SINGAPORE - Singapore's new food regulator will ensure the country's food security by further developing three national strategies to obtain food, said Minister for the Environment and Water Resources Masagos Zulkifli.
He set out the Singapore Food Agency's (SFA) priorities in Parliament on Tuesday (Feb 12) during the debate on a Bill that will pave the way for its formation on April 1 to oversee food safety and security.
Stressing that food security is fundamental to Singapore's national security, Mr Masagos said Singapore must not be overreliant on any single food source.
He recounted how Malaysia announced last December that it was considering limiting or stopping egg exports, and restricting exports of certain types of seafood.
It will not be the last time that Singapore faces possible disruption to its food imports, he noted.
"With the formation of SFA, we will continue to strengthen Singapore's food security and reduce our vulnerability to external volatility and price hikes," he said. "SFA will also continue to partner other government agencies to ensure basic food items remain affordable."
First, the SFA will build on existing work by the Agri-Food and Veterinary Authority (AVA) to diversity import sources, Mr Masagos said.
These sources have been expanded from 140 countries in 2004 to around 180 countries today, he added.
"We take for granted apples from Poland, bananas from Ecuador, and Mandarin oranges from China in our supermarkets. These are in fact the fruits of a deliberate strategy to diversify our food sources," said Mr Masagos.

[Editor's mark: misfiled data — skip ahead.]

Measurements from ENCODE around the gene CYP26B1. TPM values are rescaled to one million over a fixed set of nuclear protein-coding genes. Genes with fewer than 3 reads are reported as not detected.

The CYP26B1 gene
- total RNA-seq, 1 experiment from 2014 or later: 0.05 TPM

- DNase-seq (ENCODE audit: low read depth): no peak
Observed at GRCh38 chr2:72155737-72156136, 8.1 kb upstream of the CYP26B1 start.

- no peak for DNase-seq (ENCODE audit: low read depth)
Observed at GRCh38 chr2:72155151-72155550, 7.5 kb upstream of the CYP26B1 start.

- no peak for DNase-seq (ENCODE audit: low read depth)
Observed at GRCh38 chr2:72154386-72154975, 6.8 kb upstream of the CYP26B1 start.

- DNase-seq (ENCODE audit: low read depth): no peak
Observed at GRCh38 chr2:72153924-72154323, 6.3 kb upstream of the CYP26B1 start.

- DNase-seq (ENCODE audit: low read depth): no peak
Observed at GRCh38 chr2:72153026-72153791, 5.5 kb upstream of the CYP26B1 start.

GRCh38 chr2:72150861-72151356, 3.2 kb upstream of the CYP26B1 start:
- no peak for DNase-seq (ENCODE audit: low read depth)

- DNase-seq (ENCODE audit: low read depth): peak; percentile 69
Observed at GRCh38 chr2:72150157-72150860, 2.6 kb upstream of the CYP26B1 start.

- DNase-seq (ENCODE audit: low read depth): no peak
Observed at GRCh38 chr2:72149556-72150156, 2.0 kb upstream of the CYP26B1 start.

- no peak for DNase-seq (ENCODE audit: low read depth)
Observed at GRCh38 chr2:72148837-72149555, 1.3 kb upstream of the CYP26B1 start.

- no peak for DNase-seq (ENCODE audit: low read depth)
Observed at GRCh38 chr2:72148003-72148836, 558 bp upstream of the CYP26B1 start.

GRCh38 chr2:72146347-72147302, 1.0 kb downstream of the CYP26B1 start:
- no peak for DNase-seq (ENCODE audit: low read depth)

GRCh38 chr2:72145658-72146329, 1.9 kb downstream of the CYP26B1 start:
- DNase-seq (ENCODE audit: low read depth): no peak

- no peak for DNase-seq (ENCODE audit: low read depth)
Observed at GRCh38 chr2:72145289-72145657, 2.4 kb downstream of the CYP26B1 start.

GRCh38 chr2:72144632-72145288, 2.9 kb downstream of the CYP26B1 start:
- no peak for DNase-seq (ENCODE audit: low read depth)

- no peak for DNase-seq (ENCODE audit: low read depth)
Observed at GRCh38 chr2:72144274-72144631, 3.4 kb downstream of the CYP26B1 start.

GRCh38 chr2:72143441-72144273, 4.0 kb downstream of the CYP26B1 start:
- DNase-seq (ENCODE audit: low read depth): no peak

He noted that food imports will remain the Republic's biggest "food basket" for the foreseeable future.
The SFA will also intensify efforts to grow the agri-food sector here, which is Singapore's second "food basket", he added.
This includes educating the farmers of the future at local institutes of higher learning.
"The future of farming in Singapore has to be one that is technology and R&D driven, climate resilient and resource efficient with high productivity," Mr Masagos said, adding that Singapore is expected to expand further into having indoor vertical farms and deep sea fish farming in future.
As part of growing Singapore's third food basket, he said the SFA will continue to help Singaporean companies based overseas to access new and bigger markets, to bring down costs through economies of scale and reduce the price of exports to the Republic.
The SFA will take over the AVA's responsibilities with regard to food safety and security.
In addition, the National Environment Agency's job of regulating food hygiene at the retail level and the analysis of food samples under the Health Science Authority will come under the new agency.
This consolidation will allow SFA to react more quickly to food safety incidents and help deepen food safety expertise in Singapore, among other things, Mr Masagos said.
Twelve MPs raised questions and spoke on issues that included food safety, food labelling and production during the debate on the Singapore Food Agency Bill, which was passed on Tuesday.
Mr Ong Teng Koon (Marsiling-Yew Tee GRC) asked if Singapore would be able to import foods of similar quality and safety if its supply is curtailed by neighbouring countries.
Workers' Party Non-Constituency MP Daniel Goh asked if the SFA would be able to "mitigate rising food prices that fuel increases in cost of living" and address "household food insecurity".
Replying, Mr Masagos said securing Singapore's food supply is also the primary way to mitigate price volatility and spikes.
"This is a focus of SFA, which will continue to contribute to whole-of-Government efforts to provide affordable food, accessible to all Singaporeans," he said.
This article was first published in The Straits Times. Permission required for reproduction.